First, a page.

The liturgy- the prayers of this day point us to being in communion with God and each other in a way that is supposed to lift us to worthiness once again.  And when we hear the last blast of the  shofar-at the close of Neilah tomorrow-with that final tekiah gedolah-we will know that God has heard our confessions and prayers, and we will know that we have been purified and cleansed and our teshuvah, our repentance accepted. And our guilt washed away, and we will have our hearts made whole.  We will have kept ourselves through this holy days, from going over the edge. We will know inside that indeed we are enough.
[i] Brown Brene “The Gifts of Imperfection”
[iii] Yalkout Shimoni, Hosea 14
[iv] ibid.
[v] Rabbi Robert Wolkoff, Yom Kippur sermon 2003
[vi] Ez 36:26

A World of Imagination

Rabbi Denise L. Eger

Given Rosh HaShanah Morning 5779 * Monday, September 10, 2018


Shana Tova Happy New Year to you all. Welcome home to the annual meeting of the Jewish people.  There are no proxies accepted! Showing up matters here. The High Holy days is the time we Jews around the world gather together to connect to our past and our history, to feel the connection to one another in our present time and to imagine the future together.  Our collective future and our individual futures. On Rosh Hashanah we imagine the world we want. We begin to imagine who we want to be and work toward becoming the person we want to be. We even write that vision down in Sefer HaChayim, the Book of Life!
Imagination is a wonderful thing. It can provide inspiration for us, help us dream big dreams and unlock the mysteries of our minds.  When we use our imagination, we free ourselves from the strictures that keep us imprisoned in the same old routine. The same old habits. Albert Einstein even said “I’m enough of an artist to draw freely on my imagination, which I think is more important than knowledge. Knowledge is limited. Imagination encircles the world.”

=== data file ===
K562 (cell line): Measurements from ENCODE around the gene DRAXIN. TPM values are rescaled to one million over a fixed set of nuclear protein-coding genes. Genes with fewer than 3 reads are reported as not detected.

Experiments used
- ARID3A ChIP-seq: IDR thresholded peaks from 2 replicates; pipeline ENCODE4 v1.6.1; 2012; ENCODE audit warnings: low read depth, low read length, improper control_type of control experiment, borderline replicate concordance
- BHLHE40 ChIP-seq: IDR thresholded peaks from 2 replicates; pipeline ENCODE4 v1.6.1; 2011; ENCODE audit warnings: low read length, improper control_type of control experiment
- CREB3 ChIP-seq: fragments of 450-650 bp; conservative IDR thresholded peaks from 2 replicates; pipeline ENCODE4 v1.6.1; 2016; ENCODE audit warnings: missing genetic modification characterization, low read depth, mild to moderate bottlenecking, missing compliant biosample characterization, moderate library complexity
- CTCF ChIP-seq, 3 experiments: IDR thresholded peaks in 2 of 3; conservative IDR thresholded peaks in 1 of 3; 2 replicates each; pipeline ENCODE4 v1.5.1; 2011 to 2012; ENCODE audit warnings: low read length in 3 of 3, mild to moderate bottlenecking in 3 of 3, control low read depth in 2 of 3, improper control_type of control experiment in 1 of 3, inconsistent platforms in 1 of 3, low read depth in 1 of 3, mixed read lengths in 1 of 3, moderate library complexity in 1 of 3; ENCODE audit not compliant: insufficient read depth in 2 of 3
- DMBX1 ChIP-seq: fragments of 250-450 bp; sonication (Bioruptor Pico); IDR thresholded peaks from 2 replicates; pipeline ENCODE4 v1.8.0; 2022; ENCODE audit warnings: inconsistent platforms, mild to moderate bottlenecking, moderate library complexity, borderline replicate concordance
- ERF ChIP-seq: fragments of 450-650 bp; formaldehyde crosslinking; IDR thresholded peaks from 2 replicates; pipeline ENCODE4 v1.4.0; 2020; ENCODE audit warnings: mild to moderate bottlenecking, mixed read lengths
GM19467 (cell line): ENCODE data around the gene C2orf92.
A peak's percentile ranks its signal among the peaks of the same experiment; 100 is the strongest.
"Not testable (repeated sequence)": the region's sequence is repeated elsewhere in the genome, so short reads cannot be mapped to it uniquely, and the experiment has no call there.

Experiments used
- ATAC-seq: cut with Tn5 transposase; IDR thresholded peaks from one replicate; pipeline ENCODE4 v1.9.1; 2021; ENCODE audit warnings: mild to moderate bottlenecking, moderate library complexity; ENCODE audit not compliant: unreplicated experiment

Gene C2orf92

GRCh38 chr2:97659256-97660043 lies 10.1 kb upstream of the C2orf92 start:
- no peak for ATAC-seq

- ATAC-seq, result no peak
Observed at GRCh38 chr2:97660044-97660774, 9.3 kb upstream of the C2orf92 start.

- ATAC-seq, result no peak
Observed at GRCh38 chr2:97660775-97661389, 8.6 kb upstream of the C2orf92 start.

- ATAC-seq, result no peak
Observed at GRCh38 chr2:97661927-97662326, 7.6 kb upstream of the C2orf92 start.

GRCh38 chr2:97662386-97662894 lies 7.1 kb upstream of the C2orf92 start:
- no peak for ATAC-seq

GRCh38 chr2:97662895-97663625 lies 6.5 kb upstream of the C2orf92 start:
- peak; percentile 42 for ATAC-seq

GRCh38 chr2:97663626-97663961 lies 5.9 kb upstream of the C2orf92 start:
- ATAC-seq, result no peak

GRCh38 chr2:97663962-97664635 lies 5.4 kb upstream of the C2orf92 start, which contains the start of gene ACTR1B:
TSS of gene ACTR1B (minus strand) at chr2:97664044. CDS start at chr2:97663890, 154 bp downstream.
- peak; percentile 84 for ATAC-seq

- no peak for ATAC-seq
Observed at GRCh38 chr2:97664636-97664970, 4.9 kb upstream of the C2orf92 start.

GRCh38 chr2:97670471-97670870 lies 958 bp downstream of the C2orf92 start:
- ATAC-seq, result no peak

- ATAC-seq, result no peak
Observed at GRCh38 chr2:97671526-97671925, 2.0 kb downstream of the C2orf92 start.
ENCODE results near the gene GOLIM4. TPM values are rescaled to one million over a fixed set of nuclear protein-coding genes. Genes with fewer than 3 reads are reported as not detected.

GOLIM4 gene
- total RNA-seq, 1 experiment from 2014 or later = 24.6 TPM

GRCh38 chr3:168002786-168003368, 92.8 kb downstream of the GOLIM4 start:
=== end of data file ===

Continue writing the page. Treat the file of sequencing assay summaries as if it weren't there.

For it is our imagination that unleashes a power of creativity and insight in our minds.  And often allows and opens us up to invention!  And that is what we do here, today. This holy season. We are to open ourselves through the process of teshuva to re-invent yourself, the way you do things. We are to re-invent the world through our imagination. Rosh Hashanah marks the birth of the world, Yom Harat Olam—but in truth, the Rebirth of your world!
When we use our imagination, we see in our minds eye-the possibilities.  Imagination as Einstein meant it isn’t fantasizing or mindless day dreaming.  Imagination is literally visualizing what we hope to see, feel, and be.  When we use our imagination, we can visualize in our mind what is yet to happen in reality.  An original virtual reality if you will. 
Some may call this day dreaming but there is a difference in imagination and day dreaming.  Too often day dreams are used as an escape from our problems or come from our woundedness.  Dreams of course are symbolic in nature. Dreams are a way to vent our anxieties or fears and our desires that often come from our deep sub conscious minds.  We have no control of our dreams. And our day dreams are typically about the feelings and often are stimulated from within seemingly without cause. But imagination is a conscious effort to encounter new ideas, a method of experimentation and to visualize the world or ourselves as we hope to become.  Daydreaming allows your mind to wander at will, but when you visualize and focus on something specific you are putting intention behind the idea or entity.  Visualization is about seeing yourself in the new situation or new place.
And using our imagination to visualize new places and people help us prepare our mind and our being for new experiences in real life.
Another great scientist, Nikola Tesla, like Einstein, understood the power and importance of using his power of imagination.  He used visualization to help him imagine new things, new places and new people.  Tesla writes in his autobiography “My Inventions”:
“Every night (and sometimes during the day), when alone, I would start out on my journeys - see new places, cities and countries - live there, meet people and make friendships and acquaintances and, however unbelievable, it is a fact that they were just as dear to me as those in actual life and not a bit less intense in their manifestations.